top of page
  • Karen Dorrat

The work of the grassroots community project based in Fife, Scotland

Updated: May 11, 2023

Karen Dorrat, Food Project Manager of EATS Rosyth blogs on the work of the grassroots community project based in Fife, Scotland

"We all need to help find ways to feed body, mind and soul before solutions to food poverty can really be reached."

The need to nourish mind and body

After some years spent working in food research and education, I was fortunate to get a chance to work for a fantastic grassroots community project in my hometown of Rosyth in Fife.

Since 2016, EATS Rosyth (Edible And Tasty Spaces) staff and volunteers have worked hard to improve the town’s appearance, growing spaces and importantly, the health and wellbeing of those living there. It has now developed into a valuable community resource where we teach people to grow food and look after the environment. We have a beautiful community garden and orchard and we also share meals together and develop our cooking skills.

We share surplus food on a pay as you feel basis from our small community hub, a converted post office. We give out what we have collected from local businesses and suppliers in a community larder style shop. We offer freshly cooked community meals, free healthy takeaway meals for children and school holiday food activities. We think we offer a dignified food provision where everyone is welcome to shop or eat with us regardless of income.

Whilst food poverty cannot be addressed by simply sharing out surplus food, I see no point in allowing the 10 tonnes of quality food we have intercepted to date, to continue on its merry way to landfill. The majority of the food we collect is perfectly fresh, within its’ use-by date and aside from our business overheads, we access much of our food for free. There is most certainly not a lack of food in Scotland, there are literally mountains of food. As always it is more an issue of fair sharing and creating shorter chains of distribution. But where we meet our obligations to share out the food, and while we try to offer a range of options and choices, we do not see the hidden hunger in our town. Some will visit EATS out of curiosity, some for fun and company and some out of desperation, but some will not have the energy to leave their homes, and some will find the anxiety of coming into a new space too much to deal with.

We are settling into our role in the community and people are gradually getting more comfortable with the concept, but it will take new innovative moves to help us meet the real root causes and needs of those experiencing food poverty in our town. One idea we are working with is meeting challenges at two particular stages of someone’s journey. One is working with school children to encourage them early on to taste and enjoy new things, to not waste food, to appreciate where their food comes from and teach them how to grow it for themselves in local growing spaces.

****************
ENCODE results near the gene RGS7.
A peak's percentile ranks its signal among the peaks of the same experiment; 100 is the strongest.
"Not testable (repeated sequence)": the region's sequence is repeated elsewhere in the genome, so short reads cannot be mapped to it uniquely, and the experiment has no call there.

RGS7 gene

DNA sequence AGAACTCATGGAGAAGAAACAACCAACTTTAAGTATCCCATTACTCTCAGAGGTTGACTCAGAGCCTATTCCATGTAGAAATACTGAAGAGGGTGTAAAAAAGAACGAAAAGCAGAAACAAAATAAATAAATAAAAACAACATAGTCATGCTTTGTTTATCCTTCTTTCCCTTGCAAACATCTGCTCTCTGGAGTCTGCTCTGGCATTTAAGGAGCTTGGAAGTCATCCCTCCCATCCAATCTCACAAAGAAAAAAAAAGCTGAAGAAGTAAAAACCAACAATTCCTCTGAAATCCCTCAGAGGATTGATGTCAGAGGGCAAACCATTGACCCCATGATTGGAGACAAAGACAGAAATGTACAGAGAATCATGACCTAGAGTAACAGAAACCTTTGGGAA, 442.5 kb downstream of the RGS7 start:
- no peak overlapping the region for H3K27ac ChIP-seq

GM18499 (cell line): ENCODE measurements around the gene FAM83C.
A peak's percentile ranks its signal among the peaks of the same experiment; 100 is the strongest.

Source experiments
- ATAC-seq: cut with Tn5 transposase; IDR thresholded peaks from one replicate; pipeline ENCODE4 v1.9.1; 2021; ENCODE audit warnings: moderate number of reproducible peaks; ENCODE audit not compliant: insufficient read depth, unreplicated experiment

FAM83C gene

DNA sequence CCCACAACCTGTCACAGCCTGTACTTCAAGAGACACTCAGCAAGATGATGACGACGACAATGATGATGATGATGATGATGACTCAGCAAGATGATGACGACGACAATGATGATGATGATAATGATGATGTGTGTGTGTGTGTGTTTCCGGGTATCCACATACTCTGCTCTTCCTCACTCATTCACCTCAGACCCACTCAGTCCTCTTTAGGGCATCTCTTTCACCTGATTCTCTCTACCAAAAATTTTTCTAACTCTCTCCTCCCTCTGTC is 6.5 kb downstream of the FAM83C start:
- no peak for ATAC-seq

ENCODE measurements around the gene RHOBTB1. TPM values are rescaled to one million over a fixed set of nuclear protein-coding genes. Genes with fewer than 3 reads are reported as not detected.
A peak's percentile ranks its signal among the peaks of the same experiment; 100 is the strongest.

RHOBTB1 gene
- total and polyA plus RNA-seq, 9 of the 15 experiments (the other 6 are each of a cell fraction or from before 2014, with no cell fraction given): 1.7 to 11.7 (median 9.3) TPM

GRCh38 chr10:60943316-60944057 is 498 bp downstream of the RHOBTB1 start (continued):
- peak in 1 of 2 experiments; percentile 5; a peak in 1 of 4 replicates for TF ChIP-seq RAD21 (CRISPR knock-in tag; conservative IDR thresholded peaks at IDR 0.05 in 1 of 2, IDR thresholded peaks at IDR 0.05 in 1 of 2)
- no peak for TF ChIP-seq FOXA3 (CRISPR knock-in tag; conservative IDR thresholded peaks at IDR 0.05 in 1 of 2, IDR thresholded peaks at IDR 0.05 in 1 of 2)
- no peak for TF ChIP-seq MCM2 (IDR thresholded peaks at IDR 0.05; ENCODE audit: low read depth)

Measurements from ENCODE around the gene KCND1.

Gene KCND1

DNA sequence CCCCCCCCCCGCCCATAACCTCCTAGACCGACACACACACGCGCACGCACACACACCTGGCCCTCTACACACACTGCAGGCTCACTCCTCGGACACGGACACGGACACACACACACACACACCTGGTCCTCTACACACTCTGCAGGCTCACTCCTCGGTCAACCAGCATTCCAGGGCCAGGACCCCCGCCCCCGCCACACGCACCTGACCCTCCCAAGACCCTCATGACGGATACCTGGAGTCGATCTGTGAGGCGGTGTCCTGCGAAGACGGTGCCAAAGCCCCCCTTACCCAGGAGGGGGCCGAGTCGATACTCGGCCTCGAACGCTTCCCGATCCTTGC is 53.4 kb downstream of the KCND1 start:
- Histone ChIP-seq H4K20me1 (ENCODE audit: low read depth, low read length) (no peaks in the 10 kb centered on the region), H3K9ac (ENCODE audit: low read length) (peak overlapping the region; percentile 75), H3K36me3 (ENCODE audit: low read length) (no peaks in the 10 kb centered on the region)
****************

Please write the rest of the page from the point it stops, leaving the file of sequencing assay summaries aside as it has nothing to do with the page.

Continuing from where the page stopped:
The other is to offer compassionate support to the adults, a place where they can be welcomed and less at risk of being isolated and ultimately to help them on the journey to a place of being more mentally resilient. With 8% of people in Scotland experiencing persistent poverty, not only struggling to put food on the table, but also experiencing the ongoing stress and pressure of simply trying to survive, there must be recognition of the impact on mental health. Or, is there an even more real possibility that it is the absence of mental resilience in a growing sector of our population that is the real facilitator of poverty, particularly in those individuals and families where they struggle to find and commit to the demands of employment. The solutions of welfare benefits and employability are only work if the person is able and ready to engage with all the required processes and systems and this is not always possible. We are trying to be a society that nurtures openness around mental ill-health but, there remains a great deal of ignorance and a real lack of compassion around the apparent lack of commitment to the steps towards employment which is actually a symptom of ill-health.

We all need to help find ways to feed body, mind and soul before solutions to food poverty can really be reached. Until the current dystopia can be replaced with right policies and resources to improve the current state of emergency in mental-health support, more compassionate processes for those struggling with employment and, more help for those on low incomes, we have an obligation to share fairly and support efforts to measure food poverty and the impact of any innovative solutions we attempt, big or small.

It is my hope that some aspects will be addressed through the introduction of the Good Food Nation Bill in Scotland, for which I am currently being an ambassador. This is an ambitious plan to provide a better food system, potentially including targets for health, reducing food poverty and food waste and my hope is that many people take part in the current consultation take up this timely opportunity and we finally see a breakthrough in a quite broken food culture.


bottom of page